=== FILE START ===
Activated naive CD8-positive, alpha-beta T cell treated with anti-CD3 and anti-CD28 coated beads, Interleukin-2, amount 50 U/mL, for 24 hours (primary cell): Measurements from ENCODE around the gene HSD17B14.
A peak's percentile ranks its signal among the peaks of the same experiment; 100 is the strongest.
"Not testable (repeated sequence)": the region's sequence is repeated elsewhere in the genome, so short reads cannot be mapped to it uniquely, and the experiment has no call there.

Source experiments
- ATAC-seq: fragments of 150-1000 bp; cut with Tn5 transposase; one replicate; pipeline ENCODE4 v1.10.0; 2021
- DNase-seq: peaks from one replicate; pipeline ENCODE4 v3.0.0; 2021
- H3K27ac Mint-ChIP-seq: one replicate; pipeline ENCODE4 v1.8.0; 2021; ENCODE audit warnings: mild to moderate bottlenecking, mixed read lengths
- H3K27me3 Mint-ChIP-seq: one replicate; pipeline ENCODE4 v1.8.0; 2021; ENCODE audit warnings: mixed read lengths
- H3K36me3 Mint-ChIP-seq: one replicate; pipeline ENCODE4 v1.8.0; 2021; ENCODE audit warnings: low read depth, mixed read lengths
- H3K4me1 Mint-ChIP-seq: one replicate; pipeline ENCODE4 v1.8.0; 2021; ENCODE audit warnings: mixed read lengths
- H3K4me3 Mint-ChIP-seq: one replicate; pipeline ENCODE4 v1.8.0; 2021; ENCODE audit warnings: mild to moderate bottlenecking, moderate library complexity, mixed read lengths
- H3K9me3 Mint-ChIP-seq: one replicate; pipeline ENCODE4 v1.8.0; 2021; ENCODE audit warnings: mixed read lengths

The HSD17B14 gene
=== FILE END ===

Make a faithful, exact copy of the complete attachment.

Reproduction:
Activated naive CD8-positive, alpha-beta T cell treated with anti-CD3 and anti-CD28 coated beads, Interleukin-2, amount 50 U/mL, for 24 hours (primary cell): Measurements from ENCODE around the gene HSD17B14.
A peak's percentile ranks its signal among the peaks of the same experiment; 100 is the strongest.
"Not testable (repeated sequence)": the region's sequence is repeated elsewhere in the genome, so short reads cannot be mapped to it uniquely, and the experiment has no call there.

Source experiments
- ATAC-seq: fragments of 150-1000 bp; cut with Tn5 transposase; one replicate; pipeline ENCODE4 v1.10.0; 2021
- DNase-seq: peaks from one replicate; pipeline ENCODE4 v3.0.0; 2021
- H3K27ac Mint-ChIP-seq: one replicate; pipeline ENCODE4 v1.8.0; 2021; ENCODE audit warnings: mild to moderate bottlenecking, mixed read lengths
- H3K27me3 Mint-ChIP-seq: one replicate; pipeline ENCODE4 v1.8.0; 2021; ENCODE audit warnings: mixed read lengths
- H3K36me3 Mint-ChIP-seq: one replicate; pipeline ENCODE4 v1.8.0; 2021; ENCODE audit warnings: low read depth, mixed read lengths
- H3K4me1 Mint-ChIP-seq: one replicate; pipeline ENCODE4 v1.8.0; 2021; ENCODE audit warnings: mixed read lengths
- H3K4me3 Mint-ChIP-seq: one replicate; pipeline ENCODE4 v1.8.0; 2021; ENCODE audit warnings: mild to moderate bottlenecking, moderate library complexity, mixed read lengths
- H3K9me3 Mint-ChIP-seq: one replicate; pipeline ENCODE4 v1.8.0; 2021; ENCODE audit warnings: mixed read lengths

The HSD17B14 gene